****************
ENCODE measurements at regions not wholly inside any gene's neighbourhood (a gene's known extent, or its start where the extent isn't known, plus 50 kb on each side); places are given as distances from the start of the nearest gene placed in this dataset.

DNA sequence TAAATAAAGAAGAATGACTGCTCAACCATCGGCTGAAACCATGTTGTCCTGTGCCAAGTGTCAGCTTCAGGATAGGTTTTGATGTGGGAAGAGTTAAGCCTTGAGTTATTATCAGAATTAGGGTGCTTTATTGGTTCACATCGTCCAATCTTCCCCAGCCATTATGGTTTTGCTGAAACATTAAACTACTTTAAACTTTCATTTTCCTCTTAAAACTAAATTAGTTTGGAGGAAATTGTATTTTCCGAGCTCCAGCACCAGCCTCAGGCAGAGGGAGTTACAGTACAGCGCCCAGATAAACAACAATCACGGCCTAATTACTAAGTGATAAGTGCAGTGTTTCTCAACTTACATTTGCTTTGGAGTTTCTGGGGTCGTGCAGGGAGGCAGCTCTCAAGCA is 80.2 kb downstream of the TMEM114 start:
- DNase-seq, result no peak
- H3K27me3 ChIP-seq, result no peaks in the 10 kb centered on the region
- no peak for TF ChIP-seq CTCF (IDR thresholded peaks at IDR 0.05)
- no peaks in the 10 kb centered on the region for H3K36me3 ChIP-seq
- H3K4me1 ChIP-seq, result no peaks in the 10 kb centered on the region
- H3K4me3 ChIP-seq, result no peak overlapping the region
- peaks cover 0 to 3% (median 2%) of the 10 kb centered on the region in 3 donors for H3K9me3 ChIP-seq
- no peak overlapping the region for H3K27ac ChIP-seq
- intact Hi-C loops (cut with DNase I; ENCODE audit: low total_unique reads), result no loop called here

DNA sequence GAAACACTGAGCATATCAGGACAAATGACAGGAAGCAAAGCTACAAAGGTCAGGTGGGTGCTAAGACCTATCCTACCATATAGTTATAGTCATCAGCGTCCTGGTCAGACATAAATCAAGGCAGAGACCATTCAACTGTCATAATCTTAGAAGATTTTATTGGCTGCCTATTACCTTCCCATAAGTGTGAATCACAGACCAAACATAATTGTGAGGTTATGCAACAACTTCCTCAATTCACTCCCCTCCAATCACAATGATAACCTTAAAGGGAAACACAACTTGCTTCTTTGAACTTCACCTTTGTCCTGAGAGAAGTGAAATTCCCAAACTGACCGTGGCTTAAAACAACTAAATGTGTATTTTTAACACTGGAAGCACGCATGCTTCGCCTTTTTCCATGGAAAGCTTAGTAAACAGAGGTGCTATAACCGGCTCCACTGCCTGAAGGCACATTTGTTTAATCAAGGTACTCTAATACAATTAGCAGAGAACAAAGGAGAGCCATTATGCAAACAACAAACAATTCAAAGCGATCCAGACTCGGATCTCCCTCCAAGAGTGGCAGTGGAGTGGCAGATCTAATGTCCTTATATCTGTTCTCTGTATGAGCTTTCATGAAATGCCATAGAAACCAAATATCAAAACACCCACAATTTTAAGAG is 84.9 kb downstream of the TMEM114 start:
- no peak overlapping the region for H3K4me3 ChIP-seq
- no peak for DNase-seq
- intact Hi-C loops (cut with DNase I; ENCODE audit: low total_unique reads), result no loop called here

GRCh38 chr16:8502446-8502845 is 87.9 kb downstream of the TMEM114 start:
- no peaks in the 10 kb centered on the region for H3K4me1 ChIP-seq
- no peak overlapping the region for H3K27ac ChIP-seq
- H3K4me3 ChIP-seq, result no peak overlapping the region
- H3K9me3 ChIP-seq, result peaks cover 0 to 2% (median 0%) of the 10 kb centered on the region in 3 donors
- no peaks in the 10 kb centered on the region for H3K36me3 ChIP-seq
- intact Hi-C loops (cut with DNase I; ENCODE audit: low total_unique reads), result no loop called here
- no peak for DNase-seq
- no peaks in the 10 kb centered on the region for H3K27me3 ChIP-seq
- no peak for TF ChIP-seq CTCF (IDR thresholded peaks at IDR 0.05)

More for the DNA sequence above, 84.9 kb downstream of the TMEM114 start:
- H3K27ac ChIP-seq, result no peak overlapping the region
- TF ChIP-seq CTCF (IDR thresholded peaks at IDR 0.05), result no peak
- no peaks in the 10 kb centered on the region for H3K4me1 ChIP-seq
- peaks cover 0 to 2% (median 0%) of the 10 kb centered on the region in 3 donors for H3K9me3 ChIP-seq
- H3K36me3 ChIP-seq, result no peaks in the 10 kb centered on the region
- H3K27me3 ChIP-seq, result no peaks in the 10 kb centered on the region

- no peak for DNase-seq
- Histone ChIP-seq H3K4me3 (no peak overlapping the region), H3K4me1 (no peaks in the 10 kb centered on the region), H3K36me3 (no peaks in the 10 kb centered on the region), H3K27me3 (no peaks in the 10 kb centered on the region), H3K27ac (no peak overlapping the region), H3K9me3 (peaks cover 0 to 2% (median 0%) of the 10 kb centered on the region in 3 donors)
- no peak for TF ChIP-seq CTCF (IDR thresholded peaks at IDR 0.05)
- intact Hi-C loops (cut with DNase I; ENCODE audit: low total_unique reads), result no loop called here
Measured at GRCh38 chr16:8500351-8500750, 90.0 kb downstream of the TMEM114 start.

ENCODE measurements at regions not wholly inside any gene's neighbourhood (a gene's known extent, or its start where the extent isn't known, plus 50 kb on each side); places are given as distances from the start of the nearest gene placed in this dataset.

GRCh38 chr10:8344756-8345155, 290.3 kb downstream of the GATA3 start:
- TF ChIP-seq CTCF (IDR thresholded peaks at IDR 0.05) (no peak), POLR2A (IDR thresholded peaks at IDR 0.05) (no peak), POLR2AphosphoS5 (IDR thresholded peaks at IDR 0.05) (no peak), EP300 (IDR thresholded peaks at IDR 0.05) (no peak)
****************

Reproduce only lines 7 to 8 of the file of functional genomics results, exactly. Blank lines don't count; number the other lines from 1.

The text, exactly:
- H3K4me1 ChIP-seq, result no peaks in the 10 kb centered on the region
- H3K4me3 ChIP-seq, result no peak overlapping the region